The Meaning of Palestine

The Roman Occupation of Jerusalem

Shortly after the Roman consul known as Pompey (Gnaeus Pompeius Magnus) successfully concluded the Third Mithridatic War, he began his eastern campaign which resulted in the creation of the Province of Syria. Later, after his supporter Aulus Gabinus lead a force to take Jerusalem, the Roman allies who were already inside the city refused to allow his troops entrance. In anger, Pompey decided to do the job himself. As he approached the city he realized that the campaign would be more difficult than expected.

Flavious Josephus writes:

“for he [Pompey] saw the walls were so firm, that it would be hard to overcome them; and that the valley before the walls was terrible; and that the temple, which was within that valley, was itself encompassed with a very strong wall, insomuch that if the city were taken, that temple would be a second place of refuge for the enemy to retire to. “The Wars of the Jews 1:141

Luckily for Pompey, his Roman supporters decided to open the northwestern gates to his army. Pompey allowed Judea to remain autonomous but required them to pay tribute to the Roman government in Syria. The Jews were forced to give up their access to the Mediterranean Sea as well as parts of Idumea and Samaria. Later, Harod I, known as Herod the Great, became the Roman client king of Judea with the support of the first Roman emperor, Augustus.

Herod’s rule over Judea was tyrannical. He was said to have despised his subjects although he publicly identified himself as a Jew. He was known as the greatest builder in Jewish history and greatly expanded and beautified the Second Temple.


He ruled from 37 BC to his death at 1 BC and was replaced by his son, Herod Archelaus.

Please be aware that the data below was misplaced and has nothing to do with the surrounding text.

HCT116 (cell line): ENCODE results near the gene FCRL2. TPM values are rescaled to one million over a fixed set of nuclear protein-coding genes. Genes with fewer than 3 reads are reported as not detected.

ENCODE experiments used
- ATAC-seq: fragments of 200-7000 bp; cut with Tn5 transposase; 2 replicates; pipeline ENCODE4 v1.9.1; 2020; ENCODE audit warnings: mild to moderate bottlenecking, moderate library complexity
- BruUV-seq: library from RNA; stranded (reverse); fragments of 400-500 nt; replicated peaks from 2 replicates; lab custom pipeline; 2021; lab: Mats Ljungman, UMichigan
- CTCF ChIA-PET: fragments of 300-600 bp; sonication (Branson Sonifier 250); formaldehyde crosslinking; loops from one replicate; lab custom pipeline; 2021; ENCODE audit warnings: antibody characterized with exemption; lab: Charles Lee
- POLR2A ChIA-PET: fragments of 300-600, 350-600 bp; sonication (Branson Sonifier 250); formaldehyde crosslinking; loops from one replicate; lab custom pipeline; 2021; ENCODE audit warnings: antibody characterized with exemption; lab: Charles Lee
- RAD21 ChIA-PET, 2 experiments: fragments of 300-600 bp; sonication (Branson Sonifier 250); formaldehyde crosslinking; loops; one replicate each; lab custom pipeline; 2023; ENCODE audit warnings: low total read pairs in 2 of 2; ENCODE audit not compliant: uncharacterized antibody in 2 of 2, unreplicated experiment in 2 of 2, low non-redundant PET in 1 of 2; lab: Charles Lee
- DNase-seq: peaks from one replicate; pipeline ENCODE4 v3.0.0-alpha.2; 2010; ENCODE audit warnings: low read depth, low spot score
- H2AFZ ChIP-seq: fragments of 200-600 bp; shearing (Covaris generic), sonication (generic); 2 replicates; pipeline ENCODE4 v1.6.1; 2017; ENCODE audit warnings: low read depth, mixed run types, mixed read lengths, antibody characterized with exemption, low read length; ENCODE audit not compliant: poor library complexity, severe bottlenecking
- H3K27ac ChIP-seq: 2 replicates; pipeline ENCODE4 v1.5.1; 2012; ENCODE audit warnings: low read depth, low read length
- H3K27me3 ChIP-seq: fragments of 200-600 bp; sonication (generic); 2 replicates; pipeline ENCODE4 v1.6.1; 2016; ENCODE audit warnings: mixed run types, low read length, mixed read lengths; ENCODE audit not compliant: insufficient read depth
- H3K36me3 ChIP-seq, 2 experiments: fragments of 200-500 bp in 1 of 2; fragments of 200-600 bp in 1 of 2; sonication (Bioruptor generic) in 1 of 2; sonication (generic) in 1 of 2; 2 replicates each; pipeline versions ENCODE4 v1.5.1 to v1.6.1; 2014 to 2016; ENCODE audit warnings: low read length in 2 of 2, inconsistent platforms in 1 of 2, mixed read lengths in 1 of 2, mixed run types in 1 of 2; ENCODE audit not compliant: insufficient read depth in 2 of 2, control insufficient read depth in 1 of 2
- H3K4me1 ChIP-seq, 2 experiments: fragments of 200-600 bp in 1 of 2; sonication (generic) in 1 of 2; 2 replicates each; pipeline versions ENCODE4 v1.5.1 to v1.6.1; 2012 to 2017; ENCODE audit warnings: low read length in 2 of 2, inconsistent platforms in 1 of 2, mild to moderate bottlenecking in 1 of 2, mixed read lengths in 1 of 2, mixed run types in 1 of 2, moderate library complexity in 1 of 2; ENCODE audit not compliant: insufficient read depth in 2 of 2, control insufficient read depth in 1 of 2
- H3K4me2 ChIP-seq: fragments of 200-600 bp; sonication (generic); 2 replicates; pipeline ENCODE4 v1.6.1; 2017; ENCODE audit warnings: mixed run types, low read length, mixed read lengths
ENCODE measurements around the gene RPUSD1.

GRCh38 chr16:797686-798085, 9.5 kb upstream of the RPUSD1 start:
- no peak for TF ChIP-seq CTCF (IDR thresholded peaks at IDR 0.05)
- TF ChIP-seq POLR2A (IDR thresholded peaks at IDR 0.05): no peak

During the rule of Archelaus’ successor, Herod Antipas, Jesus of Nazareth stood at the Mount of Olives overlooking Jerusalem and prophesied its destruction:

And when he was come near, he beheld the city, and wept over it, Saying, If thou hadst known, even thou, at least in this thy day, the things which belong unto thy peace! but now they are hid from thine eyes. For the days shall come upon thee, that thine enemies shall cast a trench about thee, and compass thee round, and keep thee in on every side, Luk 19:41-43


Jesus also prophesied the destruction of the Second Temple:

And as he went out of the temple, one of his disciples saith unto him, Master, see what manner of stones and what buildings are here! And Jesus answering said unto him, Seest thou these great buildings? there shall not be left one stone upon another, that shall not be thrown down. Mar 13:1-2

In 70 AD Titus (Titus Flavius Caesar Vespasianus Augustus) led a force of 70,000 soldiers to Jerusalem to end the resistance of the Judean Zealots. He laid siege to the city, which ended with the destruction of the Second Temple.


The Arch of Titus commemorates the victory and depicts the spoils taken showing the Golden Menorah, the Gold Trumpets and the Table of Shew bread. This event is mourned annually as the Jewish fast of Tisha B’Av (9th of Av).



Hierosolyma Est Perdita!

The Jews again were allowed to remain in Jerusalem until the Roman Emperor Hadrian (Publius Aelius Hadrianus Augustus) brutally crushed the Bar Kokhba revolt in the summer of 135 AD. According to Roman historian Cassius Dio (155 – 235AD), the Romans slaughtered more than half a million Jews. In the rest of Judea, more that 1000 villages were razed to the ground.

Hadrian attempted to wipe Judaism and the Jews off the face of the earth. He executed Judaic scholars, prohibited the Torah and the Hebrew calendar, salted the farmland and ceremonially burned the sacred Torah Scrolls on the Temple Mount.